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$650 covers you for one relinquished property and one replacement property.

An additional $175 will be charged for each replacement property purchased afterwards.

There's a $30 wire fee for outgoing wires.

That's it.

AND we pay interest on the funds while we
hold them.

Types of Exchanges

Following are the 4 different types of 1031 Exchanges

A Delayed Exchange, the type of 1031 utilized most often and to which the majority of this guide is devoted, is an exchange where the Replacement Property is closed on at a later date than the closing of the Exchange Property. The exchange does not have to be simultaneous or on the same day. This type of exchange is sometimes referred to as a "Starker Exchange" after the well known Supreme Court case in which ruled in the taxpayer's favor for a delayed exchange before the Internal Revenue Code provided for such exchanges. There are strict time frames established by the Code and Regulations for completion of a delayed exchange, namely the 45-Day Clock and the 180-Day Clock.

A Reverse Exchange (Title-Holding Exchange), is an exchange in which the Replacement Property is purchased and closed on before the Exchange Property is sold. Usually the Qualified Intermediary creates a single purpose LLC, or limited liability company, for the purpose of acquiring the Replacement Property and holding title to it until the taxpayer can find a buyer for his Exchange Property and close on the sale under an Exchange Agreement with the Qualified Intermediary. The replacement property will be available for use by the taxpayer during the exchange. Subsequent to the closing of the Exchange Property (or simultaneous with this closing), the Qualified Intermediary conveys title to the Replacement Property to the taxpayer.

An Improvement Exchange (Title-Holding Exchange), also called a “Build to Suit Exchange” is an exchange in which a taxpayer desires to acquire a property and arrange for construction of improvements on the property before it is received as replacement property. The improvements are usually a building on an unimproved lot, but also include enhancements made to an already improved property in order to create adequate value to close on the Exchange with no boot occurring.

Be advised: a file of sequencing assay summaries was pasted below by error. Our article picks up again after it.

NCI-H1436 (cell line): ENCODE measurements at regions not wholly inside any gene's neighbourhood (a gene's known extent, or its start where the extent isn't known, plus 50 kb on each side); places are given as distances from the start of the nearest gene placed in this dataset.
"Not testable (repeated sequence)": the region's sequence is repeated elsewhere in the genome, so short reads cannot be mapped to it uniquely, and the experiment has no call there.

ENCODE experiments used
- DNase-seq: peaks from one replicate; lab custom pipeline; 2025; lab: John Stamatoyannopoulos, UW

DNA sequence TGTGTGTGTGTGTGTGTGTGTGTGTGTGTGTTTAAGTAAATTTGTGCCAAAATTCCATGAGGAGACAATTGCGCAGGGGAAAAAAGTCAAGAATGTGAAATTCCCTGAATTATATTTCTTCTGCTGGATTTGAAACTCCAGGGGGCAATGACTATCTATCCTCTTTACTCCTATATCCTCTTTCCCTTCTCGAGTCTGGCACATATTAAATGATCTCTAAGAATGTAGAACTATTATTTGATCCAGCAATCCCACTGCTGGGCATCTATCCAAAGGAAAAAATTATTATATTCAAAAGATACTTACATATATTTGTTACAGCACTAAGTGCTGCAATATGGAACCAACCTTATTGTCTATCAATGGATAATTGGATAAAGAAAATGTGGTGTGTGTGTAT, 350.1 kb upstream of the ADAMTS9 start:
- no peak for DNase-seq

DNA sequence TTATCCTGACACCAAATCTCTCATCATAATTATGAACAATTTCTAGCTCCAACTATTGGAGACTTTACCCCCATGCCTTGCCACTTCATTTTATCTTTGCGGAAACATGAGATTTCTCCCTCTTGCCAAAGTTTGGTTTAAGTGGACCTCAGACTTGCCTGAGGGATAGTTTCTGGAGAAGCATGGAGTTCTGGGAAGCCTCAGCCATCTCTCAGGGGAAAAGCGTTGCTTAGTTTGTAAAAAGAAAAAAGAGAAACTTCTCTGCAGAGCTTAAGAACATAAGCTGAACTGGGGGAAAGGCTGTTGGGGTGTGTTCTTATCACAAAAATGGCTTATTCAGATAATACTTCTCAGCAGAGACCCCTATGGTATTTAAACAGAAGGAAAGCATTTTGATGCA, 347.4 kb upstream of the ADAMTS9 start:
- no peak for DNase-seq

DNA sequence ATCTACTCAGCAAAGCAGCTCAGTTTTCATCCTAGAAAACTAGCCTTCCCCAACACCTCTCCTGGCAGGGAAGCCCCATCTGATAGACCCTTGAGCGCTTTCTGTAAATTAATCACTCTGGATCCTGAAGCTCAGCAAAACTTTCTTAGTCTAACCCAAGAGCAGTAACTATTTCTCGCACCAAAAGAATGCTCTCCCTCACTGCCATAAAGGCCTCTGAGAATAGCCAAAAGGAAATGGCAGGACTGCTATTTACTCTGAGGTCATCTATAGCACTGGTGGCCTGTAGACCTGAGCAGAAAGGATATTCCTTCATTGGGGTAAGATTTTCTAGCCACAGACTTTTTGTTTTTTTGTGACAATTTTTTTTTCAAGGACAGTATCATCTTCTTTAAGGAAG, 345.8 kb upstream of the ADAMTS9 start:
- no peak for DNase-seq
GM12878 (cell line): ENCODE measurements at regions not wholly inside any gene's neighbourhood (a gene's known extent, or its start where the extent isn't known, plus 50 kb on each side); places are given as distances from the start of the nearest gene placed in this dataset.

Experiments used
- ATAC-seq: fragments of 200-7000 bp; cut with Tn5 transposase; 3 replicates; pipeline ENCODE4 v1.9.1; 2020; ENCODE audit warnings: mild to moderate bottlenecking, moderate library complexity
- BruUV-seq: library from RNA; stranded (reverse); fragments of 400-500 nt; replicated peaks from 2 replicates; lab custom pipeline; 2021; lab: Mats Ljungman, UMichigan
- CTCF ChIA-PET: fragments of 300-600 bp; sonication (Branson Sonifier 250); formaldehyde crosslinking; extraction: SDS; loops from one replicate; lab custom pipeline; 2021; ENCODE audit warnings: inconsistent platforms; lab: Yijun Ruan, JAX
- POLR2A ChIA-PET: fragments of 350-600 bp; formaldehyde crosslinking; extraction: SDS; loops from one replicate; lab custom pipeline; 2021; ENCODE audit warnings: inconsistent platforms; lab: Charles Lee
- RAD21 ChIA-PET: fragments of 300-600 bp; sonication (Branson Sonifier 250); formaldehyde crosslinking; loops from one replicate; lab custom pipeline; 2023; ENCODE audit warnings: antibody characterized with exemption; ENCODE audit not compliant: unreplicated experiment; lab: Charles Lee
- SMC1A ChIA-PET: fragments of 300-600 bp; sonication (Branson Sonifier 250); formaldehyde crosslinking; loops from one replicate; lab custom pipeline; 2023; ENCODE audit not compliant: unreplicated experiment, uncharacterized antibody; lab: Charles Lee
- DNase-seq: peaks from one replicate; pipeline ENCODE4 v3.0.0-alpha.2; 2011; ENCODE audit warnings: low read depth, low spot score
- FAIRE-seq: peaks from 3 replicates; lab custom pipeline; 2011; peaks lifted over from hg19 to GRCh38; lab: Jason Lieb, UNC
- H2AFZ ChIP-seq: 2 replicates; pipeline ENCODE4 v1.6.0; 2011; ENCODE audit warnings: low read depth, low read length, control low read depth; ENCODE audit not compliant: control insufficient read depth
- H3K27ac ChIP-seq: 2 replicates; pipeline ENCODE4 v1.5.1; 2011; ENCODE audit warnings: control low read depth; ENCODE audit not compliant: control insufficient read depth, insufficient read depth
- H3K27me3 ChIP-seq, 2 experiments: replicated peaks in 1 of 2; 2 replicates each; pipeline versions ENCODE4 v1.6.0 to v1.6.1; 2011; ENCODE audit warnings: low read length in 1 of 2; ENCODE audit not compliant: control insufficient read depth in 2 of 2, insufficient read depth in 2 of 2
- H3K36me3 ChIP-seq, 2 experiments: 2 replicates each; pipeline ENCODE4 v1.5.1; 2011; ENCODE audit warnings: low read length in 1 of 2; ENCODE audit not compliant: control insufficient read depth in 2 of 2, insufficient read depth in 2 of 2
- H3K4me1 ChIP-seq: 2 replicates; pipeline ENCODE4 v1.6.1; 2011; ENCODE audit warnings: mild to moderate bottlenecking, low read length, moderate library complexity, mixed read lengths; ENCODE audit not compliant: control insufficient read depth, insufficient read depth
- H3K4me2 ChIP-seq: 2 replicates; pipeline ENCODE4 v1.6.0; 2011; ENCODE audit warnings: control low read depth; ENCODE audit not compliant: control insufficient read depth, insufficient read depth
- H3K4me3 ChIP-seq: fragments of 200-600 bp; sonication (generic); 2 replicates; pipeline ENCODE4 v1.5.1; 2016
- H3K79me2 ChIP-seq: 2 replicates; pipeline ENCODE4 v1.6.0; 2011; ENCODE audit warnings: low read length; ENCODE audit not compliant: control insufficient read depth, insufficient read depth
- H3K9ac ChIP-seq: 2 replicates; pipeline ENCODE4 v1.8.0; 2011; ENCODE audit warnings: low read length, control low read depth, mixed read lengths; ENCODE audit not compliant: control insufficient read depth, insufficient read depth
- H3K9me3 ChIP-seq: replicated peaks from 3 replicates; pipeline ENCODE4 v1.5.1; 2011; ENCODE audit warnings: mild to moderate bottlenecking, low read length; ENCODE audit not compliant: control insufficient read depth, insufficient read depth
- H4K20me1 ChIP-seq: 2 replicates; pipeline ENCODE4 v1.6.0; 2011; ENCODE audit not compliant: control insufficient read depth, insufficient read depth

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The Code and Regulations do not permit a taxpayer to construct improvements on a property as part of a 1031 Exchange after he has taken title to that property. Therefore, it is necessary for the Qualified Intermediary to create a single purpose LLC, or limited liability Company, for the exchange. The LLC will, on behalf of the taxpayer, purchase, take title to and hold title to the property until the improvements are constructed and then convey title to the improved property to the taxpayer as replacement property. Following the completion of the exchange the LLC will be dissolved and its tax return will be filed by the Qualified Intermediary.

A Simultaneous Exchange, is an exchange in which the closing of the relinquished property and the replacement property occur on the same day, usually simultaneously. There is no interval of time between the two closings. This type of exchange is covered by the “safe harbor” Regulations and is the only exception to the IRS’ requirement that a Qualified Intermediary be used to facilitate each exchange. However the exchange must be truly simultaneous. Even the delay caused by wiring to an escrow company in another county will ruin a simultaneous exchange. There is a risk that a short delay in closing can result in full taxes being due. Alternately, since the guidelines for delayed exchange allow for much more time between closings, many people choose to set up a delayed exchange instead of a simultaneous exchange.

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